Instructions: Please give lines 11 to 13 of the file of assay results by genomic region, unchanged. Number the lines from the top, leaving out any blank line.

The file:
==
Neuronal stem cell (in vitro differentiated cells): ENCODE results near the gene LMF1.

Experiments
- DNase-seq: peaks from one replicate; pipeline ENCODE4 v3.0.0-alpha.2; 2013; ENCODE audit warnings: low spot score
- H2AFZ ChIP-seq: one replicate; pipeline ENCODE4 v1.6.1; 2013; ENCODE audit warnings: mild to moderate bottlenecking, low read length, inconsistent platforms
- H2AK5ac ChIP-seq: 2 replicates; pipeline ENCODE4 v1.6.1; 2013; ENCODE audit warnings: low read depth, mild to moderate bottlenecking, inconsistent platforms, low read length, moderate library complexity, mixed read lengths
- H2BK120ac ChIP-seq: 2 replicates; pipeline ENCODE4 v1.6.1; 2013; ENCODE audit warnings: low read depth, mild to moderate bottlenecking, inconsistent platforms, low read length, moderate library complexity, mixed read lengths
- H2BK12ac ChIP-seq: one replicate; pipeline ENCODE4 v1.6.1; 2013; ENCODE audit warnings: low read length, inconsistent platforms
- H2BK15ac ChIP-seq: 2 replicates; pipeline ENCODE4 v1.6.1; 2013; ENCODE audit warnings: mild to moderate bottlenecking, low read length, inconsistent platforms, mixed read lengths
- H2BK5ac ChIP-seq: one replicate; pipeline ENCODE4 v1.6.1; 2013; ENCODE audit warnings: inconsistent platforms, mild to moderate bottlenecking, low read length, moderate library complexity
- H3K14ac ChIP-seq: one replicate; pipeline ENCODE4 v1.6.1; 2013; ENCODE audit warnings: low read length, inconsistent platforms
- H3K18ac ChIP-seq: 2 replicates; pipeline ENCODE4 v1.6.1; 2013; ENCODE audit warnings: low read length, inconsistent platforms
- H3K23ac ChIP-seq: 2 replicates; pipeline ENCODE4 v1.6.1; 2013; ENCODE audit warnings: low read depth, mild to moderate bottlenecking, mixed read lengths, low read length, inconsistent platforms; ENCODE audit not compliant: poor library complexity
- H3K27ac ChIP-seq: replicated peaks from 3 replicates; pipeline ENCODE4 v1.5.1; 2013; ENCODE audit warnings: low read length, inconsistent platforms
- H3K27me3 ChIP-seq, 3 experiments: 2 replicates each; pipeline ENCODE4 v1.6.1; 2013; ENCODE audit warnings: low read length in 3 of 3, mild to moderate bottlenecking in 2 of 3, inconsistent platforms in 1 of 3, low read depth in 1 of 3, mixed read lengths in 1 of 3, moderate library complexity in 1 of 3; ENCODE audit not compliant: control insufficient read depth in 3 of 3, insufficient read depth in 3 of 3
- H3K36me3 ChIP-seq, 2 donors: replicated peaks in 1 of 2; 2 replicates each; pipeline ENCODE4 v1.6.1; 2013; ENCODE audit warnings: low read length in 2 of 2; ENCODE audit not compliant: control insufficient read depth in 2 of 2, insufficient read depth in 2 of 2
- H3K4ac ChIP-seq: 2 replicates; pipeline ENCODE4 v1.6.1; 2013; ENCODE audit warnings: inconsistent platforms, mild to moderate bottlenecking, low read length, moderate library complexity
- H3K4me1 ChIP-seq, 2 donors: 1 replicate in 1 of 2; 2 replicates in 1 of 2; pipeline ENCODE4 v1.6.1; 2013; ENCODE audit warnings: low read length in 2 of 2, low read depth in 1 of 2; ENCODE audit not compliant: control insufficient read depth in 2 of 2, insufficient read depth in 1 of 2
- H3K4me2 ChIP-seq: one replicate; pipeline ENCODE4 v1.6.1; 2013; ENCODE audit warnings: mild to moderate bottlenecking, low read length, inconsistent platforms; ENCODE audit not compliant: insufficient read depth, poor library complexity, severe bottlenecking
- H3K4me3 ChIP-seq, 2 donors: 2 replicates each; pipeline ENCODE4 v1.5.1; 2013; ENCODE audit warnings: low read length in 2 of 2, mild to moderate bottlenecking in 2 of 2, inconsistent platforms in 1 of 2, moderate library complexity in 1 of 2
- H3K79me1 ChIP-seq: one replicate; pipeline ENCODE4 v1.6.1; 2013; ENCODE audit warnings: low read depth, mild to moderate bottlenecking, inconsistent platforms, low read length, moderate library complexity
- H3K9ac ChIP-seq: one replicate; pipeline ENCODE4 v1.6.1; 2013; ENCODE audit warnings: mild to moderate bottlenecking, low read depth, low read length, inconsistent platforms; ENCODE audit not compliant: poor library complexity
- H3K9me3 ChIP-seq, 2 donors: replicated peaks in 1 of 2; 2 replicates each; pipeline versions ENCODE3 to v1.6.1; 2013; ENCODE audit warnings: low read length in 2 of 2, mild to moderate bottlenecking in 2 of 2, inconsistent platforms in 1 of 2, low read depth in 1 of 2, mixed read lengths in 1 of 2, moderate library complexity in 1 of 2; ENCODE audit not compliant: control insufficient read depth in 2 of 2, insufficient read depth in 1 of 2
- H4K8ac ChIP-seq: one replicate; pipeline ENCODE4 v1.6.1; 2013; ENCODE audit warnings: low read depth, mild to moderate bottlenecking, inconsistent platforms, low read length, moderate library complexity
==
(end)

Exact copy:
- H3K18ac ChIP-seq: 2 replicates; pipeline ENCODE4 v1.6.1; 2013; ENCODE audit warnings: low read length, inconsistent platforms
- H3K23ac ChIP-seq: 2 replicates; pipeline ENCODE4 v1.6.1; 2013; ENCODE audit warnings: low read depth, mild to moderate bottlenecking, mixed read lengths, low read length, inconsistent platforms; ENCODE audit not compliant: poor library complexity
- H3K27ac ChIP-seq: replicated peaks from 3 replicates; pipeline ENCODE4 v1.5.1; 2013; ENCODE audit warnings: low read length, inconsistent platforms